Yesterday I received a phone call from a client that said she had received an email from Fed-Ex with the subject line “Undeliverable Parcel Notification”. She happened to have recently sent a Fed-Ex shipment so was concerned that it could not be delivered so she opened the email and clicked the link. Windows immediately started popping up on her screen warning of virus infections and asking her to enable a security service. She was infected with a virus.
Many times these things can be easily resolved over the phone by instructing the client to go into safe mode with command prompt and running system restore. In this case the virus had even managed to infect safe mode and she could not run system restore. She couldn’t run anything from a USB drive or anything already installed on her computer. More research and several phone calls later I decided it was best to visit the client armed with CD’s and USB drives loaded with anti-virus weaponry.
Several hours later I managed to get her computer restored and she was able to do her job. It was one of the more difficult infections I’ve ever dealt with.
How do you protect yourself?
Obvious Visual Clues
First, you should be aware that malicious code can be in any email message. You need to be watchful for clues that the message might not be something you want to deal with. We all know to stay away from the messages advertising Viagra and Czech brides, but there are some less obvious clues. One such clue is that the subject line or message do not make sense. If you’ve never sent, or are not expecting a, Fed-Ex package then you should be very suspicious of the “Undeliverable Package” scam. The nasty message my client received came at a very bad time since she had recently sent a package by Fed-Ex so it did seem legitimate for her. If you don’t deal with a particular bank that just sent you a message about your account – send it to trash. Many times you will receive messages with jumbled text or other language that does not make sense – send it to trash. It is sad to say but these days it is necessary to train yourself to be suspicious of everything.
If there is a link in the message you should make certain that the link is valid. Many email programs will show you the URL of the link if you hover over it with your cursor. At a quick glance you might think it’s a valid link but you should study it carefully – http://fed-ex.cz/… is not the same as http://fed-ex.com/… or http://yourbank.customers.com/ is not the same as http://yourbank.com/customers. This is known as “Phishing”. You can get more information on phishing from the Wiki located here. Remember, the URL in the text of the message is not necessarily the URL that you will be taken to if you click the link. Never click a suspicious link – send it to trash. If you are unsure there is no harm in calling someone to make sure an email is legitimate.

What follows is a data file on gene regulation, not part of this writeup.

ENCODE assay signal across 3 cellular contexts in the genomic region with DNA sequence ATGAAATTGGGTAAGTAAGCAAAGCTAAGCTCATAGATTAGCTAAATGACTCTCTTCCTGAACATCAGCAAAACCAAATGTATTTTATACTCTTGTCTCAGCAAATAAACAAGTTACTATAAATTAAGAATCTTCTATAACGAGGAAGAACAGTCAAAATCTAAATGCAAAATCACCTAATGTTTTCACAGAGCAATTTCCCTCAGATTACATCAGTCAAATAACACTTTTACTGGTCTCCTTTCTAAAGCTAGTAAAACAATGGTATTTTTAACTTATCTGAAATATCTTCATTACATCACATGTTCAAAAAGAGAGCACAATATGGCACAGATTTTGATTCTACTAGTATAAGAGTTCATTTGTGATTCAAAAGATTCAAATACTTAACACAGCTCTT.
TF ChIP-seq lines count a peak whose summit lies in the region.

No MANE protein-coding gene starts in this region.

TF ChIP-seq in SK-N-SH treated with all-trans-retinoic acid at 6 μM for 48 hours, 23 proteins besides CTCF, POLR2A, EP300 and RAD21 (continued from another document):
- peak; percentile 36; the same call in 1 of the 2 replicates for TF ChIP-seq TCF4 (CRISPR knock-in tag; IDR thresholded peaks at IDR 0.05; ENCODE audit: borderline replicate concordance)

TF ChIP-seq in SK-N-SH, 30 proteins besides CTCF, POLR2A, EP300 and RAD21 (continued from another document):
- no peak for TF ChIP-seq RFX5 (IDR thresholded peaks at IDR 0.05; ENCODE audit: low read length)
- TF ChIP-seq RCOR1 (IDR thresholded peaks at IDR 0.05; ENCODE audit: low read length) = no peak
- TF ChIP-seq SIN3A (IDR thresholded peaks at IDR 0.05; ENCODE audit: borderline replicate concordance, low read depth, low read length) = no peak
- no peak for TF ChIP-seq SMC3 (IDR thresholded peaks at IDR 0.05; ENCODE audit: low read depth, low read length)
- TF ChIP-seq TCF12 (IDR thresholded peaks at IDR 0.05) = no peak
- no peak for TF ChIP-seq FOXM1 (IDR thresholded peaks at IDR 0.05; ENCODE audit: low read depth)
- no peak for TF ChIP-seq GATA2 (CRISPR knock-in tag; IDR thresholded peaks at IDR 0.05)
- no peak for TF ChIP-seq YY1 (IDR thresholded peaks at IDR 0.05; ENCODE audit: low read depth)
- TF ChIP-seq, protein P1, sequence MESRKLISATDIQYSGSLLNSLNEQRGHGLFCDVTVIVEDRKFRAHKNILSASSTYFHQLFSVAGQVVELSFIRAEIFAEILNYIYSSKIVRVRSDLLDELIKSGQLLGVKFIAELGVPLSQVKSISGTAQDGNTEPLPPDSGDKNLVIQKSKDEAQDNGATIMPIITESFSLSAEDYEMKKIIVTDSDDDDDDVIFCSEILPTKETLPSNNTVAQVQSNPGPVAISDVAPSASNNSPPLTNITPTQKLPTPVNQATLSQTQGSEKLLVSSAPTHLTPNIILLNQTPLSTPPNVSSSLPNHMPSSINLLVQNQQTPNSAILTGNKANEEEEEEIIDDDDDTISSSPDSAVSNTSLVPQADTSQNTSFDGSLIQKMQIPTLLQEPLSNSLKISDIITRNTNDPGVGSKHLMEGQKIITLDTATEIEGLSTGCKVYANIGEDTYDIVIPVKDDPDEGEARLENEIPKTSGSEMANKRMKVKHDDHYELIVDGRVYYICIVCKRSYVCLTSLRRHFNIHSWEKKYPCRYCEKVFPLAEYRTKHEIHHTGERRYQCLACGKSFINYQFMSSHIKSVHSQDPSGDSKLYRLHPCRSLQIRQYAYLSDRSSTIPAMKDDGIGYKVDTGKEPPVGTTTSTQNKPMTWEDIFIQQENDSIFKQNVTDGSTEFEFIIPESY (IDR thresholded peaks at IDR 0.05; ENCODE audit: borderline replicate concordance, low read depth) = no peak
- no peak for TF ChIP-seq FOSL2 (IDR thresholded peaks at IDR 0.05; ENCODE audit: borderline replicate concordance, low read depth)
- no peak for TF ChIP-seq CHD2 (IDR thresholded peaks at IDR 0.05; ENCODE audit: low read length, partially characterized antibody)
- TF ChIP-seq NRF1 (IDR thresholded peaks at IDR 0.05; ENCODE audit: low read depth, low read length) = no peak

You should be very suspicious of attachments, even if they are from someone you know. Messages can be received from a friend’s email address even though the friend did not send them. This is the result of email hijacking. Somehow the hijacker has gotten access to an email password, or is simply using that email address to to send messages. If they have your password, most likely obtained through a phishing scheme (above), they can actually use your email account to send the messages. Never open a suspicious attachment – send it to trash. If you are not sure you can create a new message to the sender of the suspicious message asking if it’s safe – don’t reply to the original message since it might not go where you think.
If you are suspicious you can always do a search for the subject line or attachment name. If a message is a scam then you will likely get lots of results. Snopes.com is a great resource for determining what is a scam and what is not.
Many businesses state that they will never send you anything asking for personal information. I checked with a friend of mine that is a Fed-Ex representative and he said that Fed-Ex will not send such messages. They even have notices on their web site listing several scam messages being sent in their name.
The big “legitimate” message I want to leave you with is “When in doubt ask someone”. I receive a few phone calls a month from clients that have received email messages that they are not sure about. Most time they were right to call.
Have a great day!
Your Digital Coach